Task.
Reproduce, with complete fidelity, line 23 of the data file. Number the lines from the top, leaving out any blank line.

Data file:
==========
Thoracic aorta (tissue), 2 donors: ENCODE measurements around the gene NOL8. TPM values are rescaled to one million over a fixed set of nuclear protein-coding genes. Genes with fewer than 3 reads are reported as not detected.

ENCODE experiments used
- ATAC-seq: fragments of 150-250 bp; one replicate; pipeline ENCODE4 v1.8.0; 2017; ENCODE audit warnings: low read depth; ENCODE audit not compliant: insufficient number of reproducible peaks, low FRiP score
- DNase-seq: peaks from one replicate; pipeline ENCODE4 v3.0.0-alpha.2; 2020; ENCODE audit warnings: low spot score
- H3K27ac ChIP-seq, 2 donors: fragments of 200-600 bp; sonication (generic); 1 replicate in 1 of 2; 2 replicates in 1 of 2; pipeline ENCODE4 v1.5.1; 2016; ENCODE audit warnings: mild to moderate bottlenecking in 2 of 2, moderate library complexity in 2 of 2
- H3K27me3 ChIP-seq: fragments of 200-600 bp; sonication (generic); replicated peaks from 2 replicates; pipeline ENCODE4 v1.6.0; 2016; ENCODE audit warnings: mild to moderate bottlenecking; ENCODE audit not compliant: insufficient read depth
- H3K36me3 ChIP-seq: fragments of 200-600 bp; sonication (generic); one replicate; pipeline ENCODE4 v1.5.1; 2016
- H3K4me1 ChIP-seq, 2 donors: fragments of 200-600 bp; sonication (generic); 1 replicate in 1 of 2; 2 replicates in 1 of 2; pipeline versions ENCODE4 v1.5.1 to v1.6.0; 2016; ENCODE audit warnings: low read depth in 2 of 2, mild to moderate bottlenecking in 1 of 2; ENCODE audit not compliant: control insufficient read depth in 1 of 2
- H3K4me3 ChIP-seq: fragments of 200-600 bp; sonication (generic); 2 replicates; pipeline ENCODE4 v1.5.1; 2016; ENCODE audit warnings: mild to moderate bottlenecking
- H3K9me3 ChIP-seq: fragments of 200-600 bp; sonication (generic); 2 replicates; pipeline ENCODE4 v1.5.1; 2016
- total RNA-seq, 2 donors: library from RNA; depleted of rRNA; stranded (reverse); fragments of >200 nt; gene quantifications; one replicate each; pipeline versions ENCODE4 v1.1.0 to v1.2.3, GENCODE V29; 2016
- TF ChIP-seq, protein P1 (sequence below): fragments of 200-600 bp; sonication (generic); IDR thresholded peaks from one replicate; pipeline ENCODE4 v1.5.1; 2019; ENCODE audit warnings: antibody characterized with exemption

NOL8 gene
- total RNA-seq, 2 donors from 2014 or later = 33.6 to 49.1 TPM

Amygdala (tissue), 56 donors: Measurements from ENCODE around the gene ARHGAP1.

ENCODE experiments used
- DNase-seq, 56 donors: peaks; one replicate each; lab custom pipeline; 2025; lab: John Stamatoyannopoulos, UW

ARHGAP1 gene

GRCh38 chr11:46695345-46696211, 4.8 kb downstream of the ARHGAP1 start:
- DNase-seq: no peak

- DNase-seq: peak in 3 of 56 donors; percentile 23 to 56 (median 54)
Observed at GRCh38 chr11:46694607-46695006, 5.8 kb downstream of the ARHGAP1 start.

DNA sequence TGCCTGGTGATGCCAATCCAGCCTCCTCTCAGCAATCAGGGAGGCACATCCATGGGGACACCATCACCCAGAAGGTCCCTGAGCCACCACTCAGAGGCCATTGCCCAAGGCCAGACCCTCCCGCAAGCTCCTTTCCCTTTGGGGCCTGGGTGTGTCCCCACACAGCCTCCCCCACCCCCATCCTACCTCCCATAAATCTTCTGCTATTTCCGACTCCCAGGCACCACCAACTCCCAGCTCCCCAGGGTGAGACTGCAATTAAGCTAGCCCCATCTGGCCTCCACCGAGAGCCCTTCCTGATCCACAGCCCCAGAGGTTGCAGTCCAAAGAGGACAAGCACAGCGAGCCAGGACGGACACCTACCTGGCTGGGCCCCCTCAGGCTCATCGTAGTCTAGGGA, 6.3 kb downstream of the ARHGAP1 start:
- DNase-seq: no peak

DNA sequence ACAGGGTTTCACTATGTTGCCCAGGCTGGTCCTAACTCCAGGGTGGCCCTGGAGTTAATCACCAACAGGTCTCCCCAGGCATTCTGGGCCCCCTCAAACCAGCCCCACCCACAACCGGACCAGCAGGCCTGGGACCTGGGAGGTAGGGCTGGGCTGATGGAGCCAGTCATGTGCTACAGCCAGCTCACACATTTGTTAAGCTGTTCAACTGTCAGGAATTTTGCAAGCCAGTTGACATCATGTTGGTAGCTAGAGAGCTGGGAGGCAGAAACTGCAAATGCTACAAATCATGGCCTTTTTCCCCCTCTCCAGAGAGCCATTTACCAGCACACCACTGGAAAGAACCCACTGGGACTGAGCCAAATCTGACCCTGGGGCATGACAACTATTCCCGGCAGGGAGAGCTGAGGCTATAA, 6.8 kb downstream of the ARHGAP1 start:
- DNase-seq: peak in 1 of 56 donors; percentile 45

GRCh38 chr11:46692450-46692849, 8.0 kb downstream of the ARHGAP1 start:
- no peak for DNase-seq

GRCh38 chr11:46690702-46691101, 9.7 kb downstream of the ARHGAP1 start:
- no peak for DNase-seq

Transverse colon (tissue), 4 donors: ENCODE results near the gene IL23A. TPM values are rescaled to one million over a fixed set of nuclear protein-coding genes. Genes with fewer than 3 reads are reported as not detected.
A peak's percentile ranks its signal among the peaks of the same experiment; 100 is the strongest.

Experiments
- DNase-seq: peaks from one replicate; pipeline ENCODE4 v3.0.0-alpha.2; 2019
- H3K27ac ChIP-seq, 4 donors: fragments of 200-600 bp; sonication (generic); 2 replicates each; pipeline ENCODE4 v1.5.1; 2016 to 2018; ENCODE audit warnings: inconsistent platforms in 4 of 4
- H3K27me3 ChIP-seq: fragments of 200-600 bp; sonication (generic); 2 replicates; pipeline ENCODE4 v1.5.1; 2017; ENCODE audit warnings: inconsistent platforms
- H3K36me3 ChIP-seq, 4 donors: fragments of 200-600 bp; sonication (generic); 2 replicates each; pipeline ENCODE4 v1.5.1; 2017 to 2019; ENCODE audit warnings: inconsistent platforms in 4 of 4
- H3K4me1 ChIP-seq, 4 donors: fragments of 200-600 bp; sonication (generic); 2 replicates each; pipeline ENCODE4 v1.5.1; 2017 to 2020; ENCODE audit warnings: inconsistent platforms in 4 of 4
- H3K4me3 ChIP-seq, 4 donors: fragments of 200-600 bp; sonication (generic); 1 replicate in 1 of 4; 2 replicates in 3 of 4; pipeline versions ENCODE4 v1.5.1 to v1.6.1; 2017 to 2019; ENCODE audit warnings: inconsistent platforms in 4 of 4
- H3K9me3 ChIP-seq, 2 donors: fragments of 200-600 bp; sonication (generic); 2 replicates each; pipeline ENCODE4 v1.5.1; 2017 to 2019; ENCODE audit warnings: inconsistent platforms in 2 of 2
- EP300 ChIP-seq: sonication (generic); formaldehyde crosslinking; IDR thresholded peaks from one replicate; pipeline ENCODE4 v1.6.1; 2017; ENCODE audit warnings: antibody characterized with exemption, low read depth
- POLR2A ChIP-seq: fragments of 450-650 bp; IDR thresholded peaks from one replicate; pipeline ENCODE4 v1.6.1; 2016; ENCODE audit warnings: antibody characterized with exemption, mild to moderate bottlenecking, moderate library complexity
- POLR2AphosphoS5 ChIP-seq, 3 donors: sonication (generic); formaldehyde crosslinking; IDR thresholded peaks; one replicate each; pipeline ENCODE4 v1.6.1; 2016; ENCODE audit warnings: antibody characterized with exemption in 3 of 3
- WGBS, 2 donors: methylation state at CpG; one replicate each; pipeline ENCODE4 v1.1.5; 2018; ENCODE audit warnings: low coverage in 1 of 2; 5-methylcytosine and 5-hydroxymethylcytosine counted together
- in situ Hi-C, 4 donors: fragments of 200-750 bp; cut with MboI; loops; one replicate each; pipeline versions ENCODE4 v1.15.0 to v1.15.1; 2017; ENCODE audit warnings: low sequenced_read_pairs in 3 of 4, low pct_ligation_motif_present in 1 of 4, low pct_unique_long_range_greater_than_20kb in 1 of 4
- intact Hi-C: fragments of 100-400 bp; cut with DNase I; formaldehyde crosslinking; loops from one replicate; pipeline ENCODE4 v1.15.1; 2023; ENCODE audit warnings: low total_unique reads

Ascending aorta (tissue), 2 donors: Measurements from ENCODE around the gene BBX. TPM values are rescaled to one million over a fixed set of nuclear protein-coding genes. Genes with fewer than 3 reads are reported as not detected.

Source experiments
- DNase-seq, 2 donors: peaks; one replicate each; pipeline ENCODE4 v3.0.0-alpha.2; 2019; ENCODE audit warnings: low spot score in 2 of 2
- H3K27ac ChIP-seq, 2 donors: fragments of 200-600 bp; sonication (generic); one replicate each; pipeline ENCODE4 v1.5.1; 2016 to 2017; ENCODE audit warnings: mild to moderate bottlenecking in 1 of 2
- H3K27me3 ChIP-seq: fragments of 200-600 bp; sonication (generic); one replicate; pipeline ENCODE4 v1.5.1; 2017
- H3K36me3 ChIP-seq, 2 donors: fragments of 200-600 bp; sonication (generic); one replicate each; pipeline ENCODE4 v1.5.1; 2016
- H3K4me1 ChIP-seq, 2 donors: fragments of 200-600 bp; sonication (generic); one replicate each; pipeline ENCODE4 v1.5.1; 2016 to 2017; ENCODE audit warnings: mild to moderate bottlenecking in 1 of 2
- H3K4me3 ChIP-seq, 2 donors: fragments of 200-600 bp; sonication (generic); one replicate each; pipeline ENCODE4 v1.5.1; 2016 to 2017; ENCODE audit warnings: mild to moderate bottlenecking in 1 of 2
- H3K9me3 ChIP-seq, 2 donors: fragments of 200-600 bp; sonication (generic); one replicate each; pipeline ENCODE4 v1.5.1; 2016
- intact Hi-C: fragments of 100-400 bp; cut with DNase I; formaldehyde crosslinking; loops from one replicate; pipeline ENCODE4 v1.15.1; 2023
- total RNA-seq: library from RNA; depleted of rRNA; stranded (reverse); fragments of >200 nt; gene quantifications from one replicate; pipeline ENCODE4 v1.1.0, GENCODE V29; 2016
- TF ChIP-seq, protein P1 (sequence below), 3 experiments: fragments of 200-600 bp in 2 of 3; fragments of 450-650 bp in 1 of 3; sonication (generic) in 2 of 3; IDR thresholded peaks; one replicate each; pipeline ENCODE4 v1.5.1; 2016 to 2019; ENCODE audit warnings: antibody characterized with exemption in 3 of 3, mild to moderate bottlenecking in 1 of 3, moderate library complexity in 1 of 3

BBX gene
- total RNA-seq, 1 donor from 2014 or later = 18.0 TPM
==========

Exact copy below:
DNA sequence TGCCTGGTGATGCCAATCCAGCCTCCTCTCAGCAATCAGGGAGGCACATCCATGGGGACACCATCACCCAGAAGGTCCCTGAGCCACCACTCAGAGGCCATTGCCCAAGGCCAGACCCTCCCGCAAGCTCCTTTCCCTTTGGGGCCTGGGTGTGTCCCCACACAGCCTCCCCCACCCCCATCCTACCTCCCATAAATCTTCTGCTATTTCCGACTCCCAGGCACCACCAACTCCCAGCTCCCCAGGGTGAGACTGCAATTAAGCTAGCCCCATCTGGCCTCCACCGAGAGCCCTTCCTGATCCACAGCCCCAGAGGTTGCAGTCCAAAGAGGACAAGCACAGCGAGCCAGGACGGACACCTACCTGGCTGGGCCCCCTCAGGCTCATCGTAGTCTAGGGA, 6.3 kb downstream of the ARHGAP1 start: